In-Class Writing

            I will give out freewriting activities from time to time to practice skills and gauge questions and struggles the class is having with the texts. They are intended to be informal practice opportunities.



Attendance and Participation:

            CLIT 240 is not intended as a lecture course; it is a discussion-based course, and as such, your daily preparation and participation largely determine the success of the course. When illness or other circumstances arise, please let me know beforehand, and please attach to your email any assignments that are due, so that they won’t be counted late. Keeping up with the reading is essential for effective discussions; my first impulse is to trust you implicitly to read and think about our materials before each class. Note that participation is more than merely attending class; it means contributing to discussions. I reserve the right, and will exercise it, to call on anyone in class and expect a response.


Zero Tolerance Policy

            Literature, by its nature, should invite a wide range of reactions, opinions, and interpretations; I hope to encourage this by providing an intellectually challenging but respectful environment; I ask you to do the same. There will be no tolerance for words, speech, behavior, actions, or clothing/possessions that insult, diminish, demean, or belittle any individual or group of persons based on race, ethnicity, religion, gender, sexual preference, ability, economic class, national origin, language, or age. Academic freedom, freedom of speech, and freedom of discourse DO NOT protect racism or other acts of harassment and hate. Violations of this Zero Tolerance Policy may result in removal from the classroom and actions governed by the student code of conduct will be taken.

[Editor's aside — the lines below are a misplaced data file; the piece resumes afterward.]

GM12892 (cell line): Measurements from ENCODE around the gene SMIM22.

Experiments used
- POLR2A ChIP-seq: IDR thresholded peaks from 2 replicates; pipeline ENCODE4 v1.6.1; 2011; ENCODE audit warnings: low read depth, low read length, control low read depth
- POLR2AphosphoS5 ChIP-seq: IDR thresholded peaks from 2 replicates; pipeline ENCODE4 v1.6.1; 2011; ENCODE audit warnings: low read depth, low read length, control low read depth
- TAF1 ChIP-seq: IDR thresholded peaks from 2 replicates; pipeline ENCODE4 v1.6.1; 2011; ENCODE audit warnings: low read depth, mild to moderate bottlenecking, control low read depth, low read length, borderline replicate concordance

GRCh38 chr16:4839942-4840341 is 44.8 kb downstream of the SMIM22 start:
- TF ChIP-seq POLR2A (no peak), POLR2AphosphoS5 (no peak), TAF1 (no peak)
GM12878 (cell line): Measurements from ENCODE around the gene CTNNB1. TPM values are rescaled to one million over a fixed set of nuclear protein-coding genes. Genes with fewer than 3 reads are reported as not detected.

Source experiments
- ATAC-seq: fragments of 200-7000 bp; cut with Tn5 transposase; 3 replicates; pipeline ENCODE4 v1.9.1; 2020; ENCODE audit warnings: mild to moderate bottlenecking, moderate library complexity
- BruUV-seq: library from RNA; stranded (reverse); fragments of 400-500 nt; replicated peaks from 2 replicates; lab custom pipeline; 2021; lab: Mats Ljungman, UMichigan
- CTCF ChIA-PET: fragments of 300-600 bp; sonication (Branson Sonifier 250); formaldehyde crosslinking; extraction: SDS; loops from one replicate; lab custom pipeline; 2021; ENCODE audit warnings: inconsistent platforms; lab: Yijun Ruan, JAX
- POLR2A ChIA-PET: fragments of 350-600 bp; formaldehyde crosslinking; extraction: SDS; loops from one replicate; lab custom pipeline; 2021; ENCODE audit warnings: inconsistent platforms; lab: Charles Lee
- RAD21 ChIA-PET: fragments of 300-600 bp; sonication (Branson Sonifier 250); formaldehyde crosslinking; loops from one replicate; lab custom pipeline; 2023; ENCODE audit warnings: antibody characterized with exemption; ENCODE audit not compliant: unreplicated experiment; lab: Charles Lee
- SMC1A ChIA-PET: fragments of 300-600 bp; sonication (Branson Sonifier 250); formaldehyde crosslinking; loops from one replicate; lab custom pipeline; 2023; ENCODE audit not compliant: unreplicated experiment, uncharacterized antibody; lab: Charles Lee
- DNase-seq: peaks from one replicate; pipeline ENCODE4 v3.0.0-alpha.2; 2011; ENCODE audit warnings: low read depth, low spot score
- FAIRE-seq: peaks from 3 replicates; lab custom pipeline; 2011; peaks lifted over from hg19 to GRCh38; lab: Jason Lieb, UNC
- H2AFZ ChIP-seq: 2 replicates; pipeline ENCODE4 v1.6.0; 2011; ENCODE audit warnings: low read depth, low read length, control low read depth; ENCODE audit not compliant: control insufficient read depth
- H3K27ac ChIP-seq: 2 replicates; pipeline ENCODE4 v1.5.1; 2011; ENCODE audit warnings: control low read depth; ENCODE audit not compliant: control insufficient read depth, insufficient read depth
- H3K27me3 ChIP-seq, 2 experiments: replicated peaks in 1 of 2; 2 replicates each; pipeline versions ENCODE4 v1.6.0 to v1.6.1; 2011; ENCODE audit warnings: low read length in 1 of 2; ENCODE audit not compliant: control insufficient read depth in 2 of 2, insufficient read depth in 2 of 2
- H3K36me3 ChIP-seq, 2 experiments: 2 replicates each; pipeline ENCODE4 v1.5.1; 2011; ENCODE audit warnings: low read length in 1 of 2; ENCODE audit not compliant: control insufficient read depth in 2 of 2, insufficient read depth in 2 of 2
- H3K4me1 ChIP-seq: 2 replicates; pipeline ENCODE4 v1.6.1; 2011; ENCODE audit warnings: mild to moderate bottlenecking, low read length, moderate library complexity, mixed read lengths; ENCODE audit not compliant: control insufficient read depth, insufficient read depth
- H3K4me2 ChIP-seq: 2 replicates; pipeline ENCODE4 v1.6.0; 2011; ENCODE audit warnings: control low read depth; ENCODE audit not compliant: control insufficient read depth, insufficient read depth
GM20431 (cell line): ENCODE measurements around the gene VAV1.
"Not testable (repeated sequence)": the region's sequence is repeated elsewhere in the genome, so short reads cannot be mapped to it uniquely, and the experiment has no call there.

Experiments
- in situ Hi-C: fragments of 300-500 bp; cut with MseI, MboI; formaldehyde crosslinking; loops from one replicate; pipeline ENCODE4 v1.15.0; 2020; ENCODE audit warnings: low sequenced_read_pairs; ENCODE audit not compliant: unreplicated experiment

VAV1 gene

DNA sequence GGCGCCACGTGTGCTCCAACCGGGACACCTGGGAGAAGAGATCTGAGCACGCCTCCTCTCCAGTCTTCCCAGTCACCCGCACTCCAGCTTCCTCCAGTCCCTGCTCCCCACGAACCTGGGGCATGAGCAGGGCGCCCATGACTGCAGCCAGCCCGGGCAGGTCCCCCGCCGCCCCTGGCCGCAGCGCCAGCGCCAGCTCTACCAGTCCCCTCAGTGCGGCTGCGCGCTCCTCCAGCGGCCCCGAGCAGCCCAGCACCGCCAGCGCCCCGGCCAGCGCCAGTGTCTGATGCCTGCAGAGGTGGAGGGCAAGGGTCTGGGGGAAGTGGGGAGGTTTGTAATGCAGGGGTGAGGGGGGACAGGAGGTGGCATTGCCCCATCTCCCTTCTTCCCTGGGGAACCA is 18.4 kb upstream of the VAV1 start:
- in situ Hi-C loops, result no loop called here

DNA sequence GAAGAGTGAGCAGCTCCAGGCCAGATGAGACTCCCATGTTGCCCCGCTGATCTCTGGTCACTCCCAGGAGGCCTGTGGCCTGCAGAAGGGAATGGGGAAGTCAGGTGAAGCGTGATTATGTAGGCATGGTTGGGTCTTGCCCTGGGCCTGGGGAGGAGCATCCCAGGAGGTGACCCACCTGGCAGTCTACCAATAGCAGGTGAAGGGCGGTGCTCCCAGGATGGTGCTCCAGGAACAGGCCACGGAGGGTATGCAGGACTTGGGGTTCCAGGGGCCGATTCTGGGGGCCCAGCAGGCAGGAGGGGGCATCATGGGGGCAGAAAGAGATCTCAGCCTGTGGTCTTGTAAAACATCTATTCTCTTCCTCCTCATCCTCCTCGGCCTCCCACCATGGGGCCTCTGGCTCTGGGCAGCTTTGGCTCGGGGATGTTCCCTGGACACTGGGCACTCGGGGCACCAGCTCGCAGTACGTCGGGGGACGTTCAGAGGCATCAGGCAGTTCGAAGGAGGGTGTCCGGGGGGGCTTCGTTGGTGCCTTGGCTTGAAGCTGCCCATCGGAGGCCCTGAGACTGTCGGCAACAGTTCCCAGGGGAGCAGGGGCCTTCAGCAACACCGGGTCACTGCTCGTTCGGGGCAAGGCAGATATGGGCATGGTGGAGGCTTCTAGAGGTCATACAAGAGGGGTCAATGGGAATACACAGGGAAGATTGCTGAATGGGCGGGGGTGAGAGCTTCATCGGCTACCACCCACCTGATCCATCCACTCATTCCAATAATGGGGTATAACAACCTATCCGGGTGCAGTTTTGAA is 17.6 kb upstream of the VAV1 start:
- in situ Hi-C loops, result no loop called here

Technology Policy

            Unless you have a very specific reason for needing them, I request that you not use computers or electronics in class. I ask that you purchase physical copies of our texts, and our discussions will refer extensively to those physical objects, so bring to class with you the text you were assigned to read and be ready to engage with it. Please mark up your readings and take notes with pencil/pen and paper.


Late Work:

            I will accept any of the written assignments late with a penalty of one grade level for each day (24 hour period) after the due date (for a paper that would receive a 4.0 had it been on time on Monday, any time after class up through Tuesday, it will receive a 3.0, Wednesday a 2.0, etc.). I will not accept reading responses late.



            In an ideal world, you would receive feedback from me on each assignment, then revise and resubmit. This is logistically unmanageable in a ten-week quarter, so I instead give you the OPTION to revise and resubmit one and only one assignment. This does not include the last assignments. It is due during finals week and should include: 1. the original, with my comments; 2. a substantially revised final copy; 3. a one-page discussion of what you revised and how you feel it strengthened the paper.



            Plagiarism or any other form of academic dishonesty will not be tolerated in any way in my class; your work should be entirely your own, and cite any outside sources you have used (though none of the assignments ask you to do this). Definitions of what constitutes plagiarism and the consequences at the UW can be found at: